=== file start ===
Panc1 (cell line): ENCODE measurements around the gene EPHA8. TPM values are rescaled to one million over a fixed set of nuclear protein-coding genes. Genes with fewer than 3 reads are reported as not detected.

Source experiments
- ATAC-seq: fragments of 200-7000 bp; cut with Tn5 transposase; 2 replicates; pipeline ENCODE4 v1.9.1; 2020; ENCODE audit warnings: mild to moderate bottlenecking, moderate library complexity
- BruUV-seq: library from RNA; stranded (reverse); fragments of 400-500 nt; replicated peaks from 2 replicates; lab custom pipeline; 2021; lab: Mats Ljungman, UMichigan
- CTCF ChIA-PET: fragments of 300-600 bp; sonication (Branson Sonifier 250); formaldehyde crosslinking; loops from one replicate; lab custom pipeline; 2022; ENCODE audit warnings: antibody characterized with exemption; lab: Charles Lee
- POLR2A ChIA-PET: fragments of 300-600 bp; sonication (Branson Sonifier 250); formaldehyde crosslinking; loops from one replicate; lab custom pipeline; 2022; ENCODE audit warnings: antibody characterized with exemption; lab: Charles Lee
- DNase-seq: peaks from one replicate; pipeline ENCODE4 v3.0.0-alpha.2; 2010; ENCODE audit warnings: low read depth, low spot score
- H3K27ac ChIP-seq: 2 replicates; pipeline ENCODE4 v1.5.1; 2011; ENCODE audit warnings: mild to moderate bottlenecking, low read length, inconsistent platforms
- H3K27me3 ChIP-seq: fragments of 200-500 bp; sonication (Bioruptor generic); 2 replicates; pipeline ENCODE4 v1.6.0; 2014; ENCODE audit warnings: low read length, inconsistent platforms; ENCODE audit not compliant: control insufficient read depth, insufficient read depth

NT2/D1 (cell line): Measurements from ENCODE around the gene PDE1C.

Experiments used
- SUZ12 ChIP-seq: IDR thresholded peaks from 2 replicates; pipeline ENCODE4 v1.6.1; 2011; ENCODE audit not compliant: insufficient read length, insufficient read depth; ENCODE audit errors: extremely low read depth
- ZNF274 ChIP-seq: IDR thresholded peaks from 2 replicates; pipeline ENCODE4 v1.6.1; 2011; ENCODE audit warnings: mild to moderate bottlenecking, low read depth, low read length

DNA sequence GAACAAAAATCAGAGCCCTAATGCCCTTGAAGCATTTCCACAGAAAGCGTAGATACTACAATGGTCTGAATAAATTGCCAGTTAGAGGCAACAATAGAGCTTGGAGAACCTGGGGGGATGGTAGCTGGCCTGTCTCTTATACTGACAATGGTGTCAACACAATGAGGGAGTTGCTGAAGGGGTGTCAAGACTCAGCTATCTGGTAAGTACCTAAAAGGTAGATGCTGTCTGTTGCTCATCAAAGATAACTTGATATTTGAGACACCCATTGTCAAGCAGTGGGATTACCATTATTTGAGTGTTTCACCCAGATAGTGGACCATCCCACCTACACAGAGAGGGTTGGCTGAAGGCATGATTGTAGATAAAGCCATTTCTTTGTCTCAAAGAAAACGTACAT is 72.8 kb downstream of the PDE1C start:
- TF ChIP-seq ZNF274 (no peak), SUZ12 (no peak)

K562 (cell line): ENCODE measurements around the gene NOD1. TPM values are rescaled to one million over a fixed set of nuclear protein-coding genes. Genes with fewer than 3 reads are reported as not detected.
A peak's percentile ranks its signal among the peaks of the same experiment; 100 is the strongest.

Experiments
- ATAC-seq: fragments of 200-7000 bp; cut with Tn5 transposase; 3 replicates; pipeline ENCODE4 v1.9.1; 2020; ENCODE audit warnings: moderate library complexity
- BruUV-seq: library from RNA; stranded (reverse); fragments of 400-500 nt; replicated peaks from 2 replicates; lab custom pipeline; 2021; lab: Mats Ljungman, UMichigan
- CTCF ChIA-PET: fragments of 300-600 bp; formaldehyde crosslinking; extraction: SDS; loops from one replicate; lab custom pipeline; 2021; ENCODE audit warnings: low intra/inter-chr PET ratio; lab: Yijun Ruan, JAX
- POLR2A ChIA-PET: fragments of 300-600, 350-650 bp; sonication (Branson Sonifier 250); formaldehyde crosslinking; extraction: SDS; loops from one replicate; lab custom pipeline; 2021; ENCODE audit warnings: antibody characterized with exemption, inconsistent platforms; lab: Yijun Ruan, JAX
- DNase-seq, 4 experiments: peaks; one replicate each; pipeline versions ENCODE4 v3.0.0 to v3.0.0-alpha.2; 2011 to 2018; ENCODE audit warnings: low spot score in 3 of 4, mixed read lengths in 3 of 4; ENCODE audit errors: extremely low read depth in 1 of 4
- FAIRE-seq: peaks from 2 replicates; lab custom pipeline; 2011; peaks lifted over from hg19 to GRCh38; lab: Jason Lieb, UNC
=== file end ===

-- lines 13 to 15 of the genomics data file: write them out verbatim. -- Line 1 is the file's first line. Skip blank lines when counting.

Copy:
- ZNF274 ChIP-seq: IDR thresholded peaks from 2 replicates; pipeline ENCODE4 v1.6.1; 2011; ENCODE audit warnings: mild to moderate bottlenecking, low read depth, low read length

DNA sequence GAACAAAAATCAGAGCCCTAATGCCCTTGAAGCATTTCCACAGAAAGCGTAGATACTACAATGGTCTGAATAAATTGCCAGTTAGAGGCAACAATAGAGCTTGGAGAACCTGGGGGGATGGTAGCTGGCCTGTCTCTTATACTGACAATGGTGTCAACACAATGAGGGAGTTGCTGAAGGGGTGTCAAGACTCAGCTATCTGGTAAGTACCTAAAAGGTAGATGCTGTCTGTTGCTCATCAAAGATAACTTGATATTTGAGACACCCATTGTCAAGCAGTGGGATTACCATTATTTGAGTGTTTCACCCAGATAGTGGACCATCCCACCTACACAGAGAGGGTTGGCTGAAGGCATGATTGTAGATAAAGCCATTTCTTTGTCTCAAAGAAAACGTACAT is 72.8 kb downstream of the PDE1C start:
- TF ChIP-seq ZNF274 (no peak), SUZ12 (no peak)